Nancy lived a wonderful life filled with many passions. She cherished her family and community and devoted her life to public service working primarily on policies related to children, families, civil rights, and education. In recognition of her extraordinary service to California Humanities, we celebrate her legacy with the Nancy Hatamiya Arts & Humanities Fund, in support of projects that promote the humanities though the visual and performing arts.
Since then, organizations from throughout California have applied for these funds through the Arts & Humanities strand of our Humanities for All Quick Grant program, and donations made in Nancy’s honor have supported projects such the Richmond Art Center’s Emmy Lou Packard exhibition.
Other programs recently supported in part by this fund include an original play by the Electric Theatre Company celebrating the life of Fullerton resident Leo Fender, inventor of the Fender Telecaster and Catalina Island Museum’s “Project Pimu,” a series of events by contemporary Tongva artists, storytellers, and scholars designed to expand the public’s understanding of the original inhabitants of Catalina Island.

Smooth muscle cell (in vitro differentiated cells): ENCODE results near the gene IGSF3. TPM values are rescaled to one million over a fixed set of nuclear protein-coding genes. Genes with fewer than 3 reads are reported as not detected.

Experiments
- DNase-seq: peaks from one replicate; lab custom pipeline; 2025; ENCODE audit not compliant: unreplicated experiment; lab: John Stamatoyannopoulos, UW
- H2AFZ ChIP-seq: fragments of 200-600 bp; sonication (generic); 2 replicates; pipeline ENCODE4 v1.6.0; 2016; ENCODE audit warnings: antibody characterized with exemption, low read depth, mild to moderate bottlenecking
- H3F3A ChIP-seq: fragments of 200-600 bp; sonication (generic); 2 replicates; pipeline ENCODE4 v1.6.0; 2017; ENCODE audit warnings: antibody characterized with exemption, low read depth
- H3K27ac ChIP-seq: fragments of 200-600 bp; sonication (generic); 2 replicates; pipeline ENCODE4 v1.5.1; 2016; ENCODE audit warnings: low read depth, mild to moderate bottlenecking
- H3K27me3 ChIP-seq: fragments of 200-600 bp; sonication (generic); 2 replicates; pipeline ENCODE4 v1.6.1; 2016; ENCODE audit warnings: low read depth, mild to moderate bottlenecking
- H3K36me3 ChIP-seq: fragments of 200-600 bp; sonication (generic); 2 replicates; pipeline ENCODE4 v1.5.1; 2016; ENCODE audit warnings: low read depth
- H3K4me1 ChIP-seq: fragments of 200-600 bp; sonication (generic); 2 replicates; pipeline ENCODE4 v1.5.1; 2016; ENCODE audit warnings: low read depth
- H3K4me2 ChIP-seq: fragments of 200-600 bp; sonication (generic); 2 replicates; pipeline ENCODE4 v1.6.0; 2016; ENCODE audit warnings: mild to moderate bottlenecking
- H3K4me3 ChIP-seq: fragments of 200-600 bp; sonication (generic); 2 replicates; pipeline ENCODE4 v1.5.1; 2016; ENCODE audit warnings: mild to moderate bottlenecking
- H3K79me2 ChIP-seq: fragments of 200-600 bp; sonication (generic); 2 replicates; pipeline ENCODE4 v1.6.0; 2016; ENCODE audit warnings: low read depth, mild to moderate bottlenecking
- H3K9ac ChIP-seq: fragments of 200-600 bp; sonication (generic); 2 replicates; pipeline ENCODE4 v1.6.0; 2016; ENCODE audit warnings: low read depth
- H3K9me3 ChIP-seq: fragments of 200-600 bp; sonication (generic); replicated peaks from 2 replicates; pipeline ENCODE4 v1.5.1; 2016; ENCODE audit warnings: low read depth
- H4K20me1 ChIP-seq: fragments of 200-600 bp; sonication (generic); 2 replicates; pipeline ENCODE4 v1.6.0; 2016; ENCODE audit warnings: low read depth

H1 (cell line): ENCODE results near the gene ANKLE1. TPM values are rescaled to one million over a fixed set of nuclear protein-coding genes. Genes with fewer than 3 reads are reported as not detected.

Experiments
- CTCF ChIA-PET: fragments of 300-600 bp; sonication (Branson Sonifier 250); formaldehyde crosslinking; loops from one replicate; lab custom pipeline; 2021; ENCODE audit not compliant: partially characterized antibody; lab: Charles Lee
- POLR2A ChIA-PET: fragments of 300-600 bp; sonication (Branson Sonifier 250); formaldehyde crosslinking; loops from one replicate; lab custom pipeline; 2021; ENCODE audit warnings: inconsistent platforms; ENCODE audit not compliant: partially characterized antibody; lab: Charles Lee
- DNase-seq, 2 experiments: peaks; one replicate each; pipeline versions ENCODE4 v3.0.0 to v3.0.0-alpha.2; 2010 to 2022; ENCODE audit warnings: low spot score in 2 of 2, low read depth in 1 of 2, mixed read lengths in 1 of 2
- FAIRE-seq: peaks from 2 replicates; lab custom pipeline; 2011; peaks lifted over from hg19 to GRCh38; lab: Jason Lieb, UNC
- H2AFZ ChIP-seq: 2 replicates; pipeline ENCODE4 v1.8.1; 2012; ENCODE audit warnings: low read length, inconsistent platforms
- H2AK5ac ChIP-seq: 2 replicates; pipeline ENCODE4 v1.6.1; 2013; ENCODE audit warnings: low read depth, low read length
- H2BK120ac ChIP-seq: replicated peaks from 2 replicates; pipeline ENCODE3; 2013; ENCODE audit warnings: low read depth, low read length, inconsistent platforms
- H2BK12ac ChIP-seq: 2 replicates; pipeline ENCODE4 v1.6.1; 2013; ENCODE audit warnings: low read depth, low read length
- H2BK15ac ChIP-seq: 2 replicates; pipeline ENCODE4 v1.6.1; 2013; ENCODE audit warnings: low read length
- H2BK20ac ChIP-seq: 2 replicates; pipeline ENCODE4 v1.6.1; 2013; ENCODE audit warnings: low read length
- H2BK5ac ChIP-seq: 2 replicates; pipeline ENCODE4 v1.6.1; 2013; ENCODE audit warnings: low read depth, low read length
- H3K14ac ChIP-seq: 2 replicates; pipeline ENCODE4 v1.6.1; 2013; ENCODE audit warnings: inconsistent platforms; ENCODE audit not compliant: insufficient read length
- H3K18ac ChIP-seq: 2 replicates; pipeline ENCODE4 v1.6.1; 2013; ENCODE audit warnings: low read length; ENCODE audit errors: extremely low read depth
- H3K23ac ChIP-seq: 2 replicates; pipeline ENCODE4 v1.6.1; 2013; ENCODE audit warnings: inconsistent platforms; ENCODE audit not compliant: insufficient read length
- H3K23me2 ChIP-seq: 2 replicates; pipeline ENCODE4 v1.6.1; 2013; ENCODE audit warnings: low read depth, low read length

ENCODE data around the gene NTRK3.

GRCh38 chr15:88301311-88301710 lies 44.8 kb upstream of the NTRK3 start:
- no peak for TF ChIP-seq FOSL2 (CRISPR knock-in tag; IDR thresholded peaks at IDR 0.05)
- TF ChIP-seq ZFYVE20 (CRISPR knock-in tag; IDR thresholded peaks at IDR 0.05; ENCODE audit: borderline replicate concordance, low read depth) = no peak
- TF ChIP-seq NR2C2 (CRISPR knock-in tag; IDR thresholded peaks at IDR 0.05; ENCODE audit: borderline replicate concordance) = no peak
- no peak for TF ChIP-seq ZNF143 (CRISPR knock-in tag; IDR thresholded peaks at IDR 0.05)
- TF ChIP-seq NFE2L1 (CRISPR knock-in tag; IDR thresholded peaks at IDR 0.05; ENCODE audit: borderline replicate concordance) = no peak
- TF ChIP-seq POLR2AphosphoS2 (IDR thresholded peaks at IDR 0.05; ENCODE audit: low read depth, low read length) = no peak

Projects that merge the arts and humanities have a special impact on California’s communities by keeping us creative, curious, and connected. We celebrate these projects and recognize our donors who have so generously contributed to the Nancy Hatamiya Arts & Humanities Fund over the past five years.
Join us in supporting this work! Your contribution honors Nancy’s memory and allows California Humanities to continue to support projects like those listed above, expanding opportunities for artists and audiences throughout California.